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Where the silicon meets the mud: Smart AWD in next-generation crossovers

You’re driving on a farm road somewhere in the Midwest. Suddenly, you hit a rut and sink six inches into the deep stuff. In a crossover, your chances of driving out of it are fairly slim. In fact, these popular vehicles (essentially, they are a cross between an SUV and a passenger car) have lacked the technical chops to control wheel speed, apply engine torque, and get you moving again. Improved models – the Ford Edge, Lincoln MKX, and Nissan Rogue – use liberal doses of technology to address those challenges.

To test them, we took all three newly designed models on a winding dirt road, across a mud-caked farm field, and – just to make sure they handle well in a more typical scenario – on dry pavement at highway speeds. Surprisingly, each vehicle handled these driving conditions quite well, but with a slightly different experience. Read on to find out which one fared the best, and how they leverage tech to pry you out of the worst binds.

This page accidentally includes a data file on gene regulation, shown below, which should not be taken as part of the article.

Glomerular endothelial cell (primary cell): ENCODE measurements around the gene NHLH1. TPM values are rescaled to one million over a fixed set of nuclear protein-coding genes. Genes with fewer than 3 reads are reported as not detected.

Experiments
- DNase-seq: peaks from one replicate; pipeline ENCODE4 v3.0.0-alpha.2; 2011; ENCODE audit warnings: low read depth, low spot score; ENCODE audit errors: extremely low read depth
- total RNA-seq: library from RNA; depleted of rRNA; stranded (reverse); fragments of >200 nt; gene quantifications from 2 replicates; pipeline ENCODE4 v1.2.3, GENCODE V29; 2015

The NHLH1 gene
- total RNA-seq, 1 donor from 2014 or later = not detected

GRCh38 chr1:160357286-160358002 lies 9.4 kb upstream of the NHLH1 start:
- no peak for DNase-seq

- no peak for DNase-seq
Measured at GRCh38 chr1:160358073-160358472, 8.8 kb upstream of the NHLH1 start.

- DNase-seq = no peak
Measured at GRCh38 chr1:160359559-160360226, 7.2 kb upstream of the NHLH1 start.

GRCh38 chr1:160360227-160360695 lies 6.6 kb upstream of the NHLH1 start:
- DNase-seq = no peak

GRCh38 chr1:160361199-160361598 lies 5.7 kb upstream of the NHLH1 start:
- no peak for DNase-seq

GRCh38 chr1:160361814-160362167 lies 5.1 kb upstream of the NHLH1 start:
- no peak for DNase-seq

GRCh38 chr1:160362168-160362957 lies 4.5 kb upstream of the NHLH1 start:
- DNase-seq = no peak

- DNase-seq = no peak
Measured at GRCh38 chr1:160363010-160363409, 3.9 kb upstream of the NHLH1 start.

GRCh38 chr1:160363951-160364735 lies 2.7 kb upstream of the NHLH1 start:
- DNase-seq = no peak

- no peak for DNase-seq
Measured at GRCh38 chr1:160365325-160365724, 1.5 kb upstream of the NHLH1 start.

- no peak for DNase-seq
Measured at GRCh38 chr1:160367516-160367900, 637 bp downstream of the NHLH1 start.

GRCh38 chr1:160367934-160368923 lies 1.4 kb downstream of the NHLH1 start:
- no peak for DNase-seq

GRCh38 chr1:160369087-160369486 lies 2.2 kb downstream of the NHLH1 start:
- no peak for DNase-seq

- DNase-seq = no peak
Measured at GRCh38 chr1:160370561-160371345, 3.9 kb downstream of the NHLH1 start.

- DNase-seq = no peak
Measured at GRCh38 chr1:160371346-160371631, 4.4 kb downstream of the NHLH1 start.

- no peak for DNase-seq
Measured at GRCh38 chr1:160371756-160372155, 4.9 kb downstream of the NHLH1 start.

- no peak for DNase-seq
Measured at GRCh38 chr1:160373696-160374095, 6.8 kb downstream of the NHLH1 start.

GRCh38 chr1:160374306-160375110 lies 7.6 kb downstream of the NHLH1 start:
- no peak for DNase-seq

Ford Edge Sport

Newly redesigned for the 2011 model year, and with a heftier 3.7-liter engine than the base model, the Edge Sport is a pure crossover: It handles like an SUV when you need the power but normally drives like a car for taking the kids to soccer practice and your daily commuter route.

Ford has used accelerometers for stability control in previous models for years. These sensors can tell the speed of the vehicle, latitude and longitudinal position (aka, zig-zagging on the road), and the exact position of the foot pedal. What’s new for the 2011 model is that the sensors are now used for AWD control. Computer algorithms make fine adjusts in torque (e.g., the power provided to each tire) to make sure all four tires are working together to keep you going straight and smooth.